What I Learned From Playmates

A former Playboy editor shares wisdom gleaned over years of conversations with Centerfold subjects

I started working at Playboy magazine in 1973 at the age of 25. As the youngest editor, the low man on the totem pole, I inherited the job no one wanted: writing “girl copy”—the stories that accompany the Centerfolds. For a decade or so I interviewed the Playmates, meeting them for lunch or dinner in fancy restaurants, dark bars, beer gardens, tiny apartments, coffee shops—all expenses paid. In what world could this possibly be considered grunt work instead of a dream job? Well, if you were a serious journalist—as Playboy editors often liked to think of themselves—then interviewing Jimmy Carter for the November 1976 issue, not cover girl Playmate Patti McGuire, was the plummier assignment.

I viewed the girls as slightly younger versions of myself. We faced the same culture, the tumult of the sexual revolution, and we were making it up as we went along. They were rebels, willing to put themselves in front of the world without shame. And they taught me a lot.

I learned to listen. (Try it sometime.) For many of these young women, I was the first man—perhaps even the first person—to be deeply curious about them, who wanted to know who they were, what they thought. Who asked sincere questions, who took notes. I found that when your subject sees you writing something down, she begins to believe that what she says counts. (It works on men too.)

I learned that beauty could be a curse. The world reacts to you whether or not you are ready. The same wave of hormones that turns girls into women turns some boys into assholes, future Supreme Court justices and presidents. High school jocks thought they deserved the cheerleaders. More than one jerk had said to a girl, “You are not Playmate material.” I was surprised by the number of models who told me they were posing nude to get revenge.
My job, after all, was to discover the individual, to celebrate the person. The magazine let the Centerfolds tell their own stories, in their own voice, using me as a medium.
I learned what women looked for in a man—or at least one woman in particular. “I want King Kong,” she told me, “the black-and-white King Kong, the one who climbs up the Empire State Building looking for Fay Wray, reaches through a window, pulls out a screaming woman, sniffs her, then tosses her over his shoulder to her death because she’s not ‘the One.’ ” In other words, her message to suitors was: Know what you want and accept no substitutes.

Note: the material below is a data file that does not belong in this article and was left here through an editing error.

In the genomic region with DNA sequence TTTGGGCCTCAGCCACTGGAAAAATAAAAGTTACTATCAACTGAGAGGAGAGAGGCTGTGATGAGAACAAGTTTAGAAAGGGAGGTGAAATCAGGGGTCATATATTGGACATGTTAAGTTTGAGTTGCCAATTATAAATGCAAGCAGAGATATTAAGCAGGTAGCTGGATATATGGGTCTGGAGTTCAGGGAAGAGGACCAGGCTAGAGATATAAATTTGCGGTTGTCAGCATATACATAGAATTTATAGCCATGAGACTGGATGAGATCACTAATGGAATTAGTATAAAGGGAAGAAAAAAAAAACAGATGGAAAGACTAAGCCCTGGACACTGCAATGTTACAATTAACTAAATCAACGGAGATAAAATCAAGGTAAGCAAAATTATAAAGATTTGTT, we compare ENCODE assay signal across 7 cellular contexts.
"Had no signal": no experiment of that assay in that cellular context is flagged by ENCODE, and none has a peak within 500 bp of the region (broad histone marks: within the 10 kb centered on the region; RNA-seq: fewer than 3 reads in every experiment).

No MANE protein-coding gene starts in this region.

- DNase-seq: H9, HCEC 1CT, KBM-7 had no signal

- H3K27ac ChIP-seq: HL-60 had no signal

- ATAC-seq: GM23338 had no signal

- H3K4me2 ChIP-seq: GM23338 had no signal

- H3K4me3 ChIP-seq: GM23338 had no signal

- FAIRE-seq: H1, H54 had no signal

I learned the full depth of love, of courage, of loss. One Playmate had just returned from a heartbreaking journey. Her brother had died and she’d gone to retrieve his body. She looked at the job the funeral home had done and said, “That’s not my brother.” She asked for makeup and worked on her brother’s face until he was the boy she remembered, the boy her parents would recognize. That story didn’t make it into the magazine article, but it changed my heart. Imagine putting aside your grief to perform that act of love.

I learned how to approach a beautiful woman. One of the editors I worked with said her brother had always wanted to meet a Playmate; would I mind if he came along on an interview? The three of us met at a power restaurant in Washington, D.C. The brother made the reservation, dealt elegantly with the staff and listened quietly throughout the interview. At the end, he slid his card across the table and said to the Playmate, “In a few months the whole world will be hitting on you. If you ever need to talk to someone, I’m available.” She called that weekend. They went to Europe for a couple of weeks, were married by the end of the month and had started a family before the magazine came out. The lesson was clear: Let the woman make the first move.
During my time producing Centerfold copy in the 1970s and early 1980s, some feminists argued that the magazine reduced Playmates to mere sex objects, that we presented the women in our pages as being all the same. That could not have been further from the truth. My job, after all, was to discover the individual, to celebrate the person. The magazine let the Centerfolds tell their own stories, in their own voice, using me as a medium. Some spoke in a shy whisper, others with a defiant audacity. These women had turned away from their mothers’ scripts—housewife, secretary, teacher—which took courage and confidence. They would make their own way, thank you. You didn’t have to burn a bra if you weren’t wearing one to begin with.

I heard academics even wrote doctoral theses about the Centerfold stories. My copy! One Playmate had brought me home to her apartment, where she kept a stash of a certain controlled substance that she thought might make her more articulate. But she had locked herself out of her place. I helped her take out a screen and open the window, and I watched her crawl through the opening, blue-jeaned ass in the air. I started my article with that image. One scholar wrote a whole thesis based on that paragraph, saying it demonstrated Playboy's attempt to wed the furtive, the criminal and the forbidden with the image of the girl next door in order to heighten the sexual. No. She had just misplaced her keys.

Eventually I moved on to other assignments at the magazine, and younger editors took over the task of interviewing up-and-coming Centerfolds. The Playmates had given me an uncommon education, and I had graduated.

From the Winter 2019 Playboy.

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